BUGS EYE VIEW Turning Blank Teahupoo Canvas into Rich Tapestry
The first three events on the 2007 Foster’s ASP World Tour have been punctuated by outstanding Final’s day action. To actually achieve this, and let’s face it, the Final’s Day is what history judges the event by, it provides the aftertaste, the tincture that lingers on the palate, a meeting of the minds between Contest Director, wave forecaster, surfers and ASP officials brings the event to its climax.
Well done Luke, Chris, Pascale, Robbo, Bushy, Dave Shipley, Renato, the whole crew at Billabong. Sensational event, you guys turned a blank canvas into a rich tapestry, and the world was watching-CLICK FOR ASPWORLDTOUR.COM
There were certainly some tasty vignettes from the final day at Snapper, the Josh Kerr/Mick Fanning miracle heat, the Slater/Durbidge stoush, and of course mighty Mick’s exclamation mark in the Final. It kind of all went to plan, Quiksilver Pro event director Rod Brooks extracting two magic days from a not so extraordinary waiting period. Bells was different, in a virtual replay of last year the Rip Curl Pro went down to the penultimate day of the waiting period, the whole event journeying down the yellow brick road to Johanna several times before former ASP World Champion Damien Hardman, after consulting the chart gods, whittled the field down to a manageable one day package before activating on a plumb day at the events spiritual home, Bells Beach.
That decision rewarded the event, and the ever growing legion of web cast supporters, with a series of fascinating duals, high resolution moments and revelations. As the Cooly Kids positioned themselves for World Title runs, Mick maintained the wood on Joel, while Andy Irons roared back into contention with some sparkling form. The surfing of Tom Whittaker was a revelation, the guy has made serious strides, and Taj Burrow, after a miraculous Rd 16 escape over Danny Wills, eclipse all to raise the coveted Bell, an image savoured by hundreds of thousands on the live web stream.
The Billabong Pro Teahupoo was a different kettle of fish, event co-directors Luke Egan and Chris Callaghan faced with a rather challenging equation. Traditionally blessed with a high strike rate window, this years cycle saw an evaporation of swell just as we came into the main event window. The Von Zipper/Air Tahiti Nui Trials copped the cherry blossom moment with a memorable Final’s Day pulse, a magic swell cycle reaching crescendo at precisely the right moment, Manoa Drollet and Anthony Walsh shining in truly epic, bone crunching Teahupoo. Of course, the image of Bruce Irons going over the precipice of a solid 12’ wall of vertical terror in the after-sesh circumnavigated the globe about as frequently as the shock waves that emanated from Krakatoa in 1883.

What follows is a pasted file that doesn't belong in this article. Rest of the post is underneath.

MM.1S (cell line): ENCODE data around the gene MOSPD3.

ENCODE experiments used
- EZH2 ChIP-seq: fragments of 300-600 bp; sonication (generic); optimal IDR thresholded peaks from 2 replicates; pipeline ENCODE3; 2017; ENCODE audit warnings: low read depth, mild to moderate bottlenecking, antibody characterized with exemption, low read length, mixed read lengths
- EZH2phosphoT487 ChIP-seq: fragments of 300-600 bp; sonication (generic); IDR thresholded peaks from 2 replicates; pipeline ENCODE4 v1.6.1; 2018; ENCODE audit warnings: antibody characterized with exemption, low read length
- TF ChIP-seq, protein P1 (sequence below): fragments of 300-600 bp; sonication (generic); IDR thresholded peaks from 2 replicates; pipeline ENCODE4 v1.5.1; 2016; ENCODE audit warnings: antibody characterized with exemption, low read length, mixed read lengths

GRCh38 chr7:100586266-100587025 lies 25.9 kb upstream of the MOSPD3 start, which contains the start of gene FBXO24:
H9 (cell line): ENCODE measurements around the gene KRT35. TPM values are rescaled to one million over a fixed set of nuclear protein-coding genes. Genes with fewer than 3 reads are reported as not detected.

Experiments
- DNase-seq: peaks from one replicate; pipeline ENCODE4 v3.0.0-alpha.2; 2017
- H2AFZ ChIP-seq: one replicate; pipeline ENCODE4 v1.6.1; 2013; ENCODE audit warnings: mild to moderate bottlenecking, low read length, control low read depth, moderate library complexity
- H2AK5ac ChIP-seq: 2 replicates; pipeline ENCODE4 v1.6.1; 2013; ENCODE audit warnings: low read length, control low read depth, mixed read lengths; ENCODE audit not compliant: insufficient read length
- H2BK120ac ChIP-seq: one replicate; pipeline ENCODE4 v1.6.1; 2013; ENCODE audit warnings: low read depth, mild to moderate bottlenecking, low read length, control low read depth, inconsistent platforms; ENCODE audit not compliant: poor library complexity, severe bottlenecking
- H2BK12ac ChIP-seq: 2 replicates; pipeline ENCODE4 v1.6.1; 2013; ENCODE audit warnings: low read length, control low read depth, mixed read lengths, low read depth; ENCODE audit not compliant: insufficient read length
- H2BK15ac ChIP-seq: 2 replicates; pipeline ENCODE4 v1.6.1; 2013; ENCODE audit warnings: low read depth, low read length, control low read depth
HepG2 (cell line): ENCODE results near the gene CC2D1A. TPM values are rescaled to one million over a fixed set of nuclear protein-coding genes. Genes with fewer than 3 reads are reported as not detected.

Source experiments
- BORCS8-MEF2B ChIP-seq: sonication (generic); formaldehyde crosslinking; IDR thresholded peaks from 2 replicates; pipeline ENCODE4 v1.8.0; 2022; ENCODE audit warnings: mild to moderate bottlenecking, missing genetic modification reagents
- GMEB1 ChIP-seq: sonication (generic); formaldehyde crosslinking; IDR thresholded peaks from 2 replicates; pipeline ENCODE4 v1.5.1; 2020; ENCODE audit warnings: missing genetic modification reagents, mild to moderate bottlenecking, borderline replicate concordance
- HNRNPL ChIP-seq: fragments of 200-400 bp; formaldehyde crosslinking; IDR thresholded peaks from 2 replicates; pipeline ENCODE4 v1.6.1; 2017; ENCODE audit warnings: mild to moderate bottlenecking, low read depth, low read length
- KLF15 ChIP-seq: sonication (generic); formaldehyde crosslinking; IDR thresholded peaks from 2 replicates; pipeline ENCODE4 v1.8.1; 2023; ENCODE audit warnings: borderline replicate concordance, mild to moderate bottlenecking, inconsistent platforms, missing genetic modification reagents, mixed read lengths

All was good at this stage, but I for one was nervous. The first round of the Billabong Pro went according to script, Luke and Chris eking out the entire 16 heats in reasonable but clearly waning swell. Then it went flat for a week. Not entirely flat, this place throws up amazing little bursts, for example, on a couple occasions it came from nowhere to pulse tasty 3-4 foot crystal barrels, but only for an hour or two just before sunset. It was like big game fishing, the right lures were on, the reef was “in season”, there was some flirting, a few serious nibbles, but after a week at sea the crew went back to harbour empty handed.
Down to four days remaining in the window, with three days of program remaining, the cavalry arrived in the form of head high sets out of the south-west. The reality was that the event did not have a minute to spare. With foresight, after calculations based on the best interest of surfers and the event, stand-in ASP Head Judge Dave Shipley hit the green light at high noon on Friday May 11. Shipley adjusted the heat times to 35 minutes, where, by the way, they remained for the duration of the event, and Rd 2 began. There were 3.5 days to go, the additional five minutes per heat, times 46 heats plus a Final, added 4 hours to the program, hence not a second to spare.
The first miracle was an absolute minimum of re-starts. The deal is that if nobody rides a wave by the halfway mark, in this case being 17.5 minutes, the time begins again. There were nice waves, quite decent by any standards, but it was bloody inconsistent. Over the next two rounds, a full 32 heats, there was only one re-start. To put things in perspective, it was not proper Teahupoo, and everybody knew it. But for any other reefbreak, beachbreak or point break around the world, it was great surf. Okay, not great G/Land, or Pipe, or Cloudbreak, but wow, it wasn’t half bad with one other bloke out. I was frothing in the tower; it was just what I like these days.
Surfline boss Sean Collins even stepped in, the calls were critical to finishing the event. Monday, the last day, was suss, Luke got the event down to a very manageable field of 8, and we crossed fingers and toes at Sunday supper. Contingencies were being put in place. Sean Collins was calling for the leading edge of a major swell by Wednesday, two days after the official waiting period ended. Could the Billabong Pro Teahupoo extend. These questions arrived on Renato Hickel and my doorstep.